In 2011, Alabama and LSU ranked Nos. 1 & 2 in both scoring and total defense. And they played for the national title.
While there is a strong and perfectly reasonable movement afoot to make it legal to slap anyone who parrots the hackneyed football dogma of "Defense wins championships!" well, there you go.
In 2011, California ranked 25th in total defense. Utah ranked 19th in scoring defense. And they led the Pac-12 in those stats.
We can debate chicken and egg -- great Pac-12 QBs and offenses make it difficult to post great defensive numbers -- but it's fair to say that 2011 wasn't a great year for Pac-12 defenses.
That not only might change in 2012, it might be fair to say that defenses will win championships in the conference this fall -- conference and perhaps national.
Ouch! And thanks.
This occurred to me as Kevin and I have done our "Strongest Position Group" feature. It seemed notable that both Oregon and Stanford, offensive superpowers the past few seasons, are strongest on defense, and a number of other conference teams are the same way.
In fact, it would not be surprising if Oregon, Stanford, USC, California and Utah each produce a top-25 defense. Each unit also is notably strong up front, which isn't typically where Pac-12 defenses are best.
Further, there's plenty of star power across the board. Utah DT Star Lotulelei, USC safety T.J. McDonald and Stanford OLB Chase Thomas each look like first-team preseason All-Americans. Don't be surprised if Oregon OLB Dion Jordan, Ducks safety John Boyett and Oregon State CB Jordan Poyer join them after the season. And the list of rising stars is long: Arizona DB Tra'Mayne Bondurant, California DEs Mustafa Jalil and Deandre Coleman, Oregon LB Kiko Alonso, Stanford LB James Vaughters, Washington DT Danny Shelton and all three of USC's sophomore LBs.
Among others (please assume that the guy I indefensibly left out from your team is 100 percent covered by this category).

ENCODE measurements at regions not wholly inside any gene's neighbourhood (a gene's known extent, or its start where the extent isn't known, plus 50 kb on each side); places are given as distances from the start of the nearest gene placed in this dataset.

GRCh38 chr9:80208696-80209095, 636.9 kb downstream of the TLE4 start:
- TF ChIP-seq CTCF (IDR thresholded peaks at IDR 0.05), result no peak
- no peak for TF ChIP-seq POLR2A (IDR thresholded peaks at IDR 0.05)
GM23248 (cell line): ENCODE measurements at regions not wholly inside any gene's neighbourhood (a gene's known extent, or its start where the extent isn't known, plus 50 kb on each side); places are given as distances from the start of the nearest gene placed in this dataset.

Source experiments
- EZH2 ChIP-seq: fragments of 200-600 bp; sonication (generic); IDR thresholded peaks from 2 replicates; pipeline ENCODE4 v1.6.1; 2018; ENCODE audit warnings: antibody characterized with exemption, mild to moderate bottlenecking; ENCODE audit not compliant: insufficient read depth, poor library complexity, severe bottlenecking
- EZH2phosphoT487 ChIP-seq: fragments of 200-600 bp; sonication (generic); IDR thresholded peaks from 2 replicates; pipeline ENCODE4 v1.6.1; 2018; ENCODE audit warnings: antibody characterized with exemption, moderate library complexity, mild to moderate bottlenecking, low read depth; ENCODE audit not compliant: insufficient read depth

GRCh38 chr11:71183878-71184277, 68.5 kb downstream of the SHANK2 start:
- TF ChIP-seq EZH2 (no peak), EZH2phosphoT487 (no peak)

To go even further, you can almost draw a line between the projected top six teams in the conference and the projected bottom six teams based on defense. I'd include UCLA in this group because the Bruins have solid talent on D and figure to get competent coordination this year from new coach Jim Mora and coordinator Lou Spanos. So that's USC, Oregon, Stanford, Utah, California and UCLA, in that order.
The only team that's left out of that projected top group, based on defense, is Washington, which could get preseason top-25 consideration based on the return of QB Keith Price. The Huskies should be better on defense this fall simply due to the arrival of coordinator Justin Wilcox as well as the quasi-comforting fact that it would be difficult to be much worse.
As for the bottom-half teams, there figures to be a preseason consensus on five of them: Arizona, Arizona State, Colorado, Oregon State and Washington State. Each has significant questions on defense.
That doesn't mean any of those five can't be surprisingly effective on defense or that it can't win games by relying on a high-scoring offense. We're obviously dealing only in the murkiness of preseason prognostication here.
Still, it certainly wouldn't be surprising if at the end of the season we find ourselves whispering, "Wow, defense won this championship."
Ouch. And thanks.